It’s almost par of the course to have a few spats with your landlord in NYC. The issues can range from the major to the minor and if left unresolved the relationship can become irreparably damaged. The importance of a good relationship with your landlord should not be understated. Some bad blood between you and your landlord puts not just your security deposit at risk but also your reference letter for your next apartment. Respect is a two-way street. If you want a good business relationship with your landlord, you’re going to have to make some effort.
1. Pay the rent on time
Best to start with the most obvious one. Chances are your landlord has to make monthly mortgage payments on the property. If they can’t pay in time, they’ll be charged interest which is why making your payments on time is so important. When you sign a lease, you are entering into a trusted agreement just like any contract. Imagine this in perspective, how would you feel if your employer paid your salary late every month. Develop trust with your landlord by ensuring you pay your rent as close as possible to the 1st of the month.
2. Keep good communication open
Over time issues will pop up that will need to be addressed. If you want your landlord to respect you then show them respect by communicating any concerns or requests to them in a polite and non-demanding way. When there’s a problem, don’t berate them aggressively as they may be genuinely unaware of the problem until you tell them. Your lease will clearly state what you are and aren’t responsible for. Having good communications with your landlord will allow you to iron out any problems that are of common interest to both of you.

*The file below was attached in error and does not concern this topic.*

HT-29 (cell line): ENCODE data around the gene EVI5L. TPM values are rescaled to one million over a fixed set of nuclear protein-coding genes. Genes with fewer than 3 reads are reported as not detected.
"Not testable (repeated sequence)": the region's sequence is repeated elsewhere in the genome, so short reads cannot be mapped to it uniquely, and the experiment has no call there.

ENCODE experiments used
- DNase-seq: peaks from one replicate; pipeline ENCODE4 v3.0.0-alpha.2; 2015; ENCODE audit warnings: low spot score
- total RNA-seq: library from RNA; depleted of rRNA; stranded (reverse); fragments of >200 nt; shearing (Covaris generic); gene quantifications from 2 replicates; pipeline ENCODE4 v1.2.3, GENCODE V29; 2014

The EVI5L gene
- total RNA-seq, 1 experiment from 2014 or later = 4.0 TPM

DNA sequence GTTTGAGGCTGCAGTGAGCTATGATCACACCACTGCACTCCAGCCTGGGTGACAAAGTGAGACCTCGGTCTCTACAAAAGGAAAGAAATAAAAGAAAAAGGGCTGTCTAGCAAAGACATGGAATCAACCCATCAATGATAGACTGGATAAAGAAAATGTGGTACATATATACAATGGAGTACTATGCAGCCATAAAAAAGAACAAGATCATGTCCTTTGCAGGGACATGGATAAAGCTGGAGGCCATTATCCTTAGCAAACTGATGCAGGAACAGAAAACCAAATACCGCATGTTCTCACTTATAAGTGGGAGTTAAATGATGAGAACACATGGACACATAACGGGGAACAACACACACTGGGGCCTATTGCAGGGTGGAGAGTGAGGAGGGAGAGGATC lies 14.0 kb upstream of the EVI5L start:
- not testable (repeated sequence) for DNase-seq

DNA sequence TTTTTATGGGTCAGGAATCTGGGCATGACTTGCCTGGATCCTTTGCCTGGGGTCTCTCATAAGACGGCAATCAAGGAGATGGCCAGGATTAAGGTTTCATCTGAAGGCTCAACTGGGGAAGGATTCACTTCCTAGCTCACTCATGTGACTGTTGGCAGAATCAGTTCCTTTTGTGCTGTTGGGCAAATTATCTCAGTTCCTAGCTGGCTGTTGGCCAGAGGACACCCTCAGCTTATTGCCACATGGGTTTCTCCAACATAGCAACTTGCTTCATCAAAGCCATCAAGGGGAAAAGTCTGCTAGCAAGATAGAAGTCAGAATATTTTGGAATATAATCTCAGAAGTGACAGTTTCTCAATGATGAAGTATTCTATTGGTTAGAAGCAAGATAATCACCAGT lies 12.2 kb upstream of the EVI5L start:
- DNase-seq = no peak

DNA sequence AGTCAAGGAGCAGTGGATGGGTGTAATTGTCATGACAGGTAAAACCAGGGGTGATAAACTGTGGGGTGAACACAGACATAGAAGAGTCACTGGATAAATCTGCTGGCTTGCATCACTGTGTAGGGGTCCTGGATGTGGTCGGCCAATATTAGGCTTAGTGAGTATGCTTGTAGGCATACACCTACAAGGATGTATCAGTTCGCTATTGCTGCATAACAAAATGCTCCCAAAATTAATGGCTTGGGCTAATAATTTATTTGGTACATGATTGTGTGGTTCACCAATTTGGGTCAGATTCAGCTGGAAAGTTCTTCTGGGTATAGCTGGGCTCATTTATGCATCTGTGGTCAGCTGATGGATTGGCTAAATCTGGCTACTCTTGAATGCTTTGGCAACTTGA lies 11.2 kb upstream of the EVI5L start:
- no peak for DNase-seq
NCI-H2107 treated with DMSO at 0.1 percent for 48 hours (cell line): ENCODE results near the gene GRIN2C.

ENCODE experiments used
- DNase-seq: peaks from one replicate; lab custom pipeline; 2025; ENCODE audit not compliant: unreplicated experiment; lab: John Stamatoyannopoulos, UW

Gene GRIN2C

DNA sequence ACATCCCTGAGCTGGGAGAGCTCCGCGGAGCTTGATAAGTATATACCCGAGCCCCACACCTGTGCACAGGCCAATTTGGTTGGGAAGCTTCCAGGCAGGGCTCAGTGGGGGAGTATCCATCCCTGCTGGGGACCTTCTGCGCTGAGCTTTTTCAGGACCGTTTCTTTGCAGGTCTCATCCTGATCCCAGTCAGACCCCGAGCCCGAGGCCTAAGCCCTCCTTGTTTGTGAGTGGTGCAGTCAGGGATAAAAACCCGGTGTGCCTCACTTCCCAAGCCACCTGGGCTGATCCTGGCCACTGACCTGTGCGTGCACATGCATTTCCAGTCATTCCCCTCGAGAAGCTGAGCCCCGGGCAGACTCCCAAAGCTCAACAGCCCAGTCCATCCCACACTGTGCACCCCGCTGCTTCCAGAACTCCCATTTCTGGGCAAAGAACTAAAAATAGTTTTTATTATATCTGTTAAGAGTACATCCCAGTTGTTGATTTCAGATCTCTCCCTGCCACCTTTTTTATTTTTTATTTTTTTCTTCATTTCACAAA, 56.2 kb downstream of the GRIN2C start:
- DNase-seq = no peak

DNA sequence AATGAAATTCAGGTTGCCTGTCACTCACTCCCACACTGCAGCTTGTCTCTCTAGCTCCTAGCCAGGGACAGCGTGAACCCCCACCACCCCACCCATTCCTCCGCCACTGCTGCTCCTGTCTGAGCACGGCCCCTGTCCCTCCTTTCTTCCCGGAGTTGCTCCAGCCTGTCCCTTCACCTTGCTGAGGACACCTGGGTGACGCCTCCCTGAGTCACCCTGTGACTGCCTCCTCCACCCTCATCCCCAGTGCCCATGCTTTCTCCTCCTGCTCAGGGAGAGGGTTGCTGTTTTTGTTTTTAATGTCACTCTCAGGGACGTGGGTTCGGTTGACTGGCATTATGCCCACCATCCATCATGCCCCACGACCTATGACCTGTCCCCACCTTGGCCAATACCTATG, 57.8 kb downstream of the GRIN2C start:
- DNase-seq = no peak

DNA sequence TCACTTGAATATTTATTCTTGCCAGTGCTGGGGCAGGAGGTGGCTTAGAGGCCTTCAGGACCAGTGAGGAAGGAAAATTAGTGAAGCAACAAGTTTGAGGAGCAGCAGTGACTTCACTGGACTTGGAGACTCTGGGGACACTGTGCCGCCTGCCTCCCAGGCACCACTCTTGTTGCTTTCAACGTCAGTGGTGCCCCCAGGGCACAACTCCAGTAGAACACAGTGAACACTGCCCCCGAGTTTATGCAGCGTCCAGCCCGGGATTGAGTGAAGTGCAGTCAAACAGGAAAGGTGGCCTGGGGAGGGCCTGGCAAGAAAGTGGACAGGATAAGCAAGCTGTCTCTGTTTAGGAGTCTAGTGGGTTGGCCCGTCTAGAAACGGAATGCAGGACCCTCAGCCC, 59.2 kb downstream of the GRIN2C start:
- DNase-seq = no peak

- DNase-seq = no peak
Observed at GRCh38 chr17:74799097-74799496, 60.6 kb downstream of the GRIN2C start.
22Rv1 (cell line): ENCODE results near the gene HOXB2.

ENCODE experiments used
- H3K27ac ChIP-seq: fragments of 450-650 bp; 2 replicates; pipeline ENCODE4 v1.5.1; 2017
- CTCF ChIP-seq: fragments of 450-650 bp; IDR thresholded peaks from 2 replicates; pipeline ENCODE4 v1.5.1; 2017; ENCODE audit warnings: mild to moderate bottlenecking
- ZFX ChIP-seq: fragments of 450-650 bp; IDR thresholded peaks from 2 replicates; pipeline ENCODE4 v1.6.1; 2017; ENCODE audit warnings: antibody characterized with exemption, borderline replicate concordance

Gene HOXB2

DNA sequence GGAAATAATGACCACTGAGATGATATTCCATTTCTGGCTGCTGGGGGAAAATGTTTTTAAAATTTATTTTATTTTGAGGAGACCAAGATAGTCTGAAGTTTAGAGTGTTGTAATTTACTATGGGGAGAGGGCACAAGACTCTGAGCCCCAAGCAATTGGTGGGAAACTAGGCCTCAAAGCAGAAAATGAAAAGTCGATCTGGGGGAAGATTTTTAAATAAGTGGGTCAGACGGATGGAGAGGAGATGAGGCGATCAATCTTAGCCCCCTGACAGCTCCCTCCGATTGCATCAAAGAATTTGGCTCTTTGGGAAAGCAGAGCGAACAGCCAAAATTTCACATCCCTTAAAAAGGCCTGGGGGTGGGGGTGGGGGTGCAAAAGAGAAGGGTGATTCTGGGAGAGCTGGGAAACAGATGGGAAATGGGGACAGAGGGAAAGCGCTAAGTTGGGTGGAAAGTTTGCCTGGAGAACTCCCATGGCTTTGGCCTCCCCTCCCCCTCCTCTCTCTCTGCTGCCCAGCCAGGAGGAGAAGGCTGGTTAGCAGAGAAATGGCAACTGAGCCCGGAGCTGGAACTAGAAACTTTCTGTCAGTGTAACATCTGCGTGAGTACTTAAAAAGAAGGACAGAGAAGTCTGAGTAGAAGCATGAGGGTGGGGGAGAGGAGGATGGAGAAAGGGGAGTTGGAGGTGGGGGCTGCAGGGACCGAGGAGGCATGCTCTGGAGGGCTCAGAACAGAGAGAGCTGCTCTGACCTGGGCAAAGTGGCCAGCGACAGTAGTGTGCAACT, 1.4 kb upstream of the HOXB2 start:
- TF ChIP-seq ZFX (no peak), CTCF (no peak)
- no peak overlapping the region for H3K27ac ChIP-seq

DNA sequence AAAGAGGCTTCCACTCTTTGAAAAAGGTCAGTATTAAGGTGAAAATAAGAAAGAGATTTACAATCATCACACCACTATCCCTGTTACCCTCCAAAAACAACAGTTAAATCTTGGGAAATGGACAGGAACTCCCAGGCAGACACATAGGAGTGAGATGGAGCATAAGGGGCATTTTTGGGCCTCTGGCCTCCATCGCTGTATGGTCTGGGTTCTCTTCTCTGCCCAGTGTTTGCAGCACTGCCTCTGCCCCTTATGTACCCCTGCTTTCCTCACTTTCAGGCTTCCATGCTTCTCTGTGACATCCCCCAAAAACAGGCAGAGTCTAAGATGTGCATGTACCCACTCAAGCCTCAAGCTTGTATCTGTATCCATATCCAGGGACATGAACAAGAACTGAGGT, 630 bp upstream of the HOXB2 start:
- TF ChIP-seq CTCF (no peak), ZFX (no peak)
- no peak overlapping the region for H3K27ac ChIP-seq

3. Provide access to the apartment when necessary
When it comes to rent-stabilized apartments, landlords sometimes have a problem with this. Tenants have good reason to be worried about construction harassment. But if it’s got to be done it’s got to be done. If the adjoining apartment has a mold problem that can only be dealt with by accessing your apartment, then you should be there to open the door and let the work continue. Just make sure you have good communication with your landlord so you can schedule visits at appropriate times for everyone.
4. Be reasonable and don’t pick petty fights
The policies and rules of your rental will be clearly laid out in your lease. Have respect for these and if something isn’t covered in the lease then double-check it with your landlord first. It’s fine to make minor alterations such as painting the walls or setting up shelving units. Just check your policies first before starting any DIY projects. Most landlords are very reasonable about accommodating small changes. The worst that can happen is that you’ll be denied permission or be asked to return the apartment to its original condition upon moving out. It’s better not to pick petty fights over small things. Preserving the relationship with your landlord should be the first priority.
5. Keep the apartment in good condition
On moving in it’s a good idea to take photos and document the original state of the apartment. This will prevent any issues being raised if there’s a dispute later about whether something was there before or after you moved in. When it’s time to move out, patch up any holes left from nails or other small changes made over your time there. It’s also a good idea to do a walk-through of the apartment with your landlord before departure so you can be sure you’re both on the same page.